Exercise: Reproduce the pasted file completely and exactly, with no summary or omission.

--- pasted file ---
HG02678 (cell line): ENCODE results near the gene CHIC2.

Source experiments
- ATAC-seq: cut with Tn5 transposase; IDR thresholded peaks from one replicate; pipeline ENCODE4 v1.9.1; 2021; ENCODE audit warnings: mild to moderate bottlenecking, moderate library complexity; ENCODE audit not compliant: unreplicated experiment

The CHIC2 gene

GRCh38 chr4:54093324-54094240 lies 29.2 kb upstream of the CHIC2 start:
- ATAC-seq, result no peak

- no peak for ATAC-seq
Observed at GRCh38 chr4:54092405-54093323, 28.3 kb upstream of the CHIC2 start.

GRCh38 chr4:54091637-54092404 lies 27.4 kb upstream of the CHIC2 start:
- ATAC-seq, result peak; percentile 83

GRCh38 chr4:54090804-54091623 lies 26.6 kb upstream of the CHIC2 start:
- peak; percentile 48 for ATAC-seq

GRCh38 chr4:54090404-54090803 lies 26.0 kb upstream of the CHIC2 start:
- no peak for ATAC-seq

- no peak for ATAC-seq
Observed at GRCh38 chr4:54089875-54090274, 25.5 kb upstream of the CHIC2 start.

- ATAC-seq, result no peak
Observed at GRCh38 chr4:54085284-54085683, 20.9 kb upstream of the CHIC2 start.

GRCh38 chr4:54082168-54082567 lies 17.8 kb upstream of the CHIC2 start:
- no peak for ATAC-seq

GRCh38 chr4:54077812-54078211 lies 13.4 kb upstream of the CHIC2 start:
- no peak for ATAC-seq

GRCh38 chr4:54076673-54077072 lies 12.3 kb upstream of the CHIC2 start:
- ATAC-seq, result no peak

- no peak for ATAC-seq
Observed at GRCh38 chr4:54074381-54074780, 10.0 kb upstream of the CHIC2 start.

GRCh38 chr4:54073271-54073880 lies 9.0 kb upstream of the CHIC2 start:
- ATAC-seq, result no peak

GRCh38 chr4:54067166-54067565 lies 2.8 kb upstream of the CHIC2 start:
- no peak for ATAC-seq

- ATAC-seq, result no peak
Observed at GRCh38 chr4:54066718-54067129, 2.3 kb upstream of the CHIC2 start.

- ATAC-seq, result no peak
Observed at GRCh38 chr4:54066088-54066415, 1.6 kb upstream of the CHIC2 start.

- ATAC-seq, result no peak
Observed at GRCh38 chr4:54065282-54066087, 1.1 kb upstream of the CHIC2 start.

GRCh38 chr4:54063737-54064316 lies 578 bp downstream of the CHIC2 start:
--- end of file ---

HG02678 (cell line): ENCODE results near the gene CHIC2.

Source experiments
- ATAC-seq: cut with Tn5 transposase; IDR thresholded peaks from one replicate; pipeline ENCODE4 v1.9.1; 2021; ENCODE audit warnings: mild to moderate bottlenecking, moderate library complexity; ENCODE audit not compliant: unreplicated experiment

The CHIC2 gene

GRCh38 chr4:54093324-54094240 lies 29.2 kb upstream of the CHIC2 start:
- ATAC-seq, result no peak

- no peak for ATAC-seq
Observed at GRCh38 chr4:54092405-54093323, 28.3 kb upstream of the CHIC2 start.

GRCh38 chr4:54091637-54092404 lies 27.4 kb upstream of the CHIC2 start:
- ATAC-seq, result peak; percentile 83

GRCh38 chr4:54090804-54091623 lies 26.6 kb upstream of the CHIC2 start:
- peak; percentile 48 for ATAC-seq

GRCh38 chr4:54090404-54090803 lies 26.0 kb upstream of the CHIC2 start:
- no peak for ATAC-seq

- no peak for ATAC-seq
Observed at GRCh38 chr4:54089875-54090274, 25.5 kb upstream of the CHIC2 start.

- ATAC-seq, result no peak
Observed at GRCh38 chr4:54085284-54085683, 20.9 kb upstream of the CHIC2 start.

GRCh38 chr4:54082168-54082567 lies 17.8 kb upstream of the CHIC2 start:
- no peak for ATAC-seq

GRCh38 chr4:54077812-54078211 lies 13.4 kb upstream of the CHIC2 start:
- no peak for ATAC-seq

GRCh38 chr4:54076673-54077072 lies 12.3 kb upstream of the CHIC2 start:
- ATAC-seq, result no peak

- no peak for ATAC-seq
Observed at GRCh38 chr4:54074381-54074780, 10.0 kb upstream of the CHIC2 start.

GRCh38 chr4:54073271-54073880 lies 9.0 kb upstream of the CHIC2 start:
- ATAC-seq, result no peak

GRCh38 chr4:54067166-54067565 lies 2.8 kb upstream of the CHIC2 start:
- no peak for ATAC-seq

- ATAC-seq, result no peak
Observed at GRCh38 chr4:54066718-54067129, 2.3 kb upstream of the CHIC2 start.

- ATAC-seq, result no peak
Observed at GRCh38 chr4:54066088-54066415, 1.6 kb upstream of the CHIC2 start.

- ATAC-seq, result no peak
Observed at GRCh38 chr4:54065282-54066087, 1.1 kb upstream of the CHIC2 start.

GRCh38 chr4:54063737-54064316 lies 578 bp downstream of the CHIC2 start: